From the Geosphere to the Cosmos

On 1 -2 December, the European Network ASPERA will be organising the “From the Geosphere to the Cosmos” workshop at the Palais de la Découverte in Paris. The LIDO platform, 3D-radiography projects for volcanoes, and CERN’s CLOUD experiment are among the interdisciplinary projects that will be presented at the workshop.


Astroparticle physics is a new field mixing both particle physics and astrophysics. It offers many new opportunities for environmental disciplines such as oceanography, climate science and studies of the atmosphere, and geology. “From the Geosphere to the Cosmos” workshop will present them to the scientific community and the press.

LIDO: Probing new territories
Whales sing at the same wavelength as the neutrinos emitted by stars. This happy coincidence gave physicists the idea to share their undersea telescopes with marine biologists. By helping the development of a bioacoustics network to monitor the deep-sea environment, they have already enabled the discovery of the unexpected presence of sperm whales in the Mediterranean Sea. Thanks to the LIDO (Listen to the Deep Ocean) platform, it is even possible to listen to whale songs live from home with a personal computer connected to the web.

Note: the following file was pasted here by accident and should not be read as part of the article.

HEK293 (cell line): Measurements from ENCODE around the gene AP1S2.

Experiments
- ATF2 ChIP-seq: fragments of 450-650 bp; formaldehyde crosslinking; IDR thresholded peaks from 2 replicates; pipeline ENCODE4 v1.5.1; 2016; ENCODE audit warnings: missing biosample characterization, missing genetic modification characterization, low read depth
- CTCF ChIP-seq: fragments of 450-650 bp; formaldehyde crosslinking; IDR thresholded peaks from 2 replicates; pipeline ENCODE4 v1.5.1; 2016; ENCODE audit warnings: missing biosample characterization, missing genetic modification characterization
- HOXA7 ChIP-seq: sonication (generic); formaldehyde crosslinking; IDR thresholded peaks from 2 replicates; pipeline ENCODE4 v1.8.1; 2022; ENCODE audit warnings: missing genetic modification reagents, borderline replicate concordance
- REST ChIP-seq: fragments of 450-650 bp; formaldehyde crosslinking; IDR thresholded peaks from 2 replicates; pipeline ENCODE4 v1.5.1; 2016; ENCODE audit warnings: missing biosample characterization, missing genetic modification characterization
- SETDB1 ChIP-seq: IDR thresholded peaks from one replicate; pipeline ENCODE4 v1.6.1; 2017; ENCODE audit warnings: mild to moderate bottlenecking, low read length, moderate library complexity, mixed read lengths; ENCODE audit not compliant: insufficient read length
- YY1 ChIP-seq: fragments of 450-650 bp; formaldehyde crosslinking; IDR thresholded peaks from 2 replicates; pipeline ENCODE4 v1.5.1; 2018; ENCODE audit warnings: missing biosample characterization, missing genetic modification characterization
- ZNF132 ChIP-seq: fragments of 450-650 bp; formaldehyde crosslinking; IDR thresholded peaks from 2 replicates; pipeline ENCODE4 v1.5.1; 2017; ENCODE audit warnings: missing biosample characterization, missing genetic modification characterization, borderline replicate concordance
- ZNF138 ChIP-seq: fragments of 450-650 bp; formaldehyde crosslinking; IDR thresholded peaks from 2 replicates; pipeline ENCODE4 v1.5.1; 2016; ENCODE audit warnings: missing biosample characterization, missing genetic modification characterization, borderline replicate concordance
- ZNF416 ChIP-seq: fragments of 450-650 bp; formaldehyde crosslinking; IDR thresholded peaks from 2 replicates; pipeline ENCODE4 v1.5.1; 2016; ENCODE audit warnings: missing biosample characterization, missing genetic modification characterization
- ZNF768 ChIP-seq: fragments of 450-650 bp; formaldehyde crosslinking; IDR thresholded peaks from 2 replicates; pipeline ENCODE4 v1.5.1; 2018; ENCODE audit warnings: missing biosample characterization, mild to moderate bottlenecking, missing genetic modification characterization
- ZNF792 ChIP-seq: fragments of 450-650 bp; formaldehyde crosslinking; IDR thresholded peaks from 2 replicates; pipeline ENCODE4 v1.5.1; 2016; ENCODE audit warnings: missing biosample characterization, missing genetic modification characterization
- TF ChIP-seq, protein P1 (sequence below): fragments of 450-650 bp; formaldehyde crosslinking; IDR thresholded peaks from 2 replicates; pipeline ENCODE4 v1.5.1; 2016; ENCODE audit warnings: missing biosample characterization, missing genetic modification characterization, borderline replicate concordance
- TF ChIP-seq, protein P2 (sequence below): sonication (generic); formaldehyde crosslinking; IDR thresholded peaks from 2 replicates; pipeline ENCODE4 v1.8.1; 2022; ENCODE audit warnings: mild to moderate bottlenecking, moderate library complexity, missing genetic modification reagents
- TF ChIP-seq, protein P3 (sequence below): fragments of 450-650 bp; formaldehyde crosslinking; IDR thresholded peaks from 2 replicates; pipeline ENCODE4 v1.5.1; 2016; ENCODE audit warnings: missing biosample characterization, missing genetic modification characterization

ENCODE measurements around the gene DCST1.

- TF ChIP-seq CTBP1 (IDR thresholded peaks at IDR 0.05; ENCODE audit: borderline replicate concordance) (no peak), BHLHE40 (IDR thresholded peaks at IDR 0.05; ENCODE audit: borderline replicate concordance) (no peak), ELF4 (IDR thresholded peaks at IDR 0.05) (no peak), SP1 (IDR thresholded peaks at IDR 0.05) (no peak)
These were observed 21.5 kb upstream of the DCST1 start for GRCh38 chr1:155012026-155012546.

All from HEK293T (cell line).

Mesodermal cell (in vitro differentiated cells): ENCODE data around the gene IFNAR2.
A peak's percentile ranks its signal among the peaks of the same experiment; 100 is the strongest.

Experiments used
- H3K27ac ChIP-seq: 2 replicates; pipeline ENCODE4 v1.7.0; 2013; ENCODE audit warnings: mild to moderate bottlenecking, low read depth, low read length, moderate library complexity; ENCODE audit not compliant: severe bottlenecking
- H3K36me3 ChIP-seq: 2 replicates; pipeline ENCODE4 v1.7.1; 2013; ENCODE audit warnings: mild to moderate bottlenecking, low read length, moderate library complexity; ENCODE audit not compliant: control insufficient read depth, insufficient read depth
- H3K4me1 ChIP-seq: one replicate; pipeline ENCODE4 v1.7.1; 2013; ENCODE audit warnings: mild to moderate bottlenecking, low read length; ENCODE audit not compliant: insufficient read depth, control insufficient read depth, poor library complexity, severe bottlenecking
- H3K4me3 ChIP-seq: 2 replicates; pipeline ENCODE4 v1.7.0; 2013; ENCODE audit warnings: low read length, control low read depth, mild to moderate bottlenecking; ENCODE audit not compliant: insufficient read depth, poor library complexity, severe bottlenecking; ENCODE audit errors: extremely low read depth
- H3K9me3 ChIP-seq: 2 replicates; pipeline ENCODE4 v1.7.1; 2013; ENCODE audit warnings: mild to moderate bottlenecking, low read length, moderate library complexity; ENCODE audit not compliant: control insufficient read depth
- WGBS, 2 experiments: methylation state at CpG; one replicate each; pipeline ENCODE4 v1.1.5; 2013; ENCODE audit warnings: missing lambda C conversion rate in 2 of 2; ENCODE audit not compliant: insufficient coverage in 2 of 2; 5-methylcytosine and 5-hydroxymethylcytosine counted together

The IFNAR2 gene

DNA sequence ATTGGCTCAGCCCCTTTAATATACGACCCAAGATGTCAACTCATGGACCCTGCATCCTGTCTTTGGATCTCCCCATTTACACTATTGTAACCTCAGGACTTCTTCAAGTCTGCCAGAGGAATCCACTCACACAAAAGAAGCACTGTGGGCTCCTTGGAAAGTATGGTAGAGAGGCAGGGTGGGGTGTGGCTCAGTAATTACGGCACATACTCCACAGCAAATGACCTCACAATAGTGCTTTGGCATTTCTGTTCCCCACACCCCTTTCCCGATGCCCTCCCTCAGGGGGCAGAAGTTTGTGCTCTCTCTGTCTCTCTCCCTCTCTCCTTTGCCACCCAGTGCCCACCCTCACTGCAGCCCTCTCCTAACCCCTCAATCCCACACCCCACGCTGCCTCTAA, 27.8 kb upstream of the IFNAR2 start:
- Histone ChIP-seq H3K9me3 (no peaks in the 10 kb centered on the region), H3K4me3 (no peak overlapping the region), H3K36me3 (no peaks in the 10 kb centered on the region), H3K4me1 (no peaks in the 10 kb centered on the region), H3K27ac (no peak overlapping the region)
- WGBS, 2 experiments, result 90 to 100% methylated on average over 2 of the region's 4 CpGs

Making 3D images of volcanoes
Just as it is possible to image the human body with X-rays, particle physics detectors should soon be able to make three-dimensional images of volcanoes, and thus help better understand their mechanisms and, indeed, risk prevention. As they interact very weakly with ordinary matter, some particles, such as neutrinos and muons, cross huge thicknesses of rock, revealing the densities of the different layers they go through. In addition, geoneutrinos could allow studies of the Earth’s core.

CLOUD: Better understanding of the atmosphere and climate
Studies suggest that cosmic rays might have an influence on the amount of cloud cover through the formation of aerosols. The CLOUD experiment at CERN uses a cloud chamber to study the possible link between cosmic rays and cloud formation. The results could greatly modify our understanding of clouds and climate.

The programme of the workshop is available here: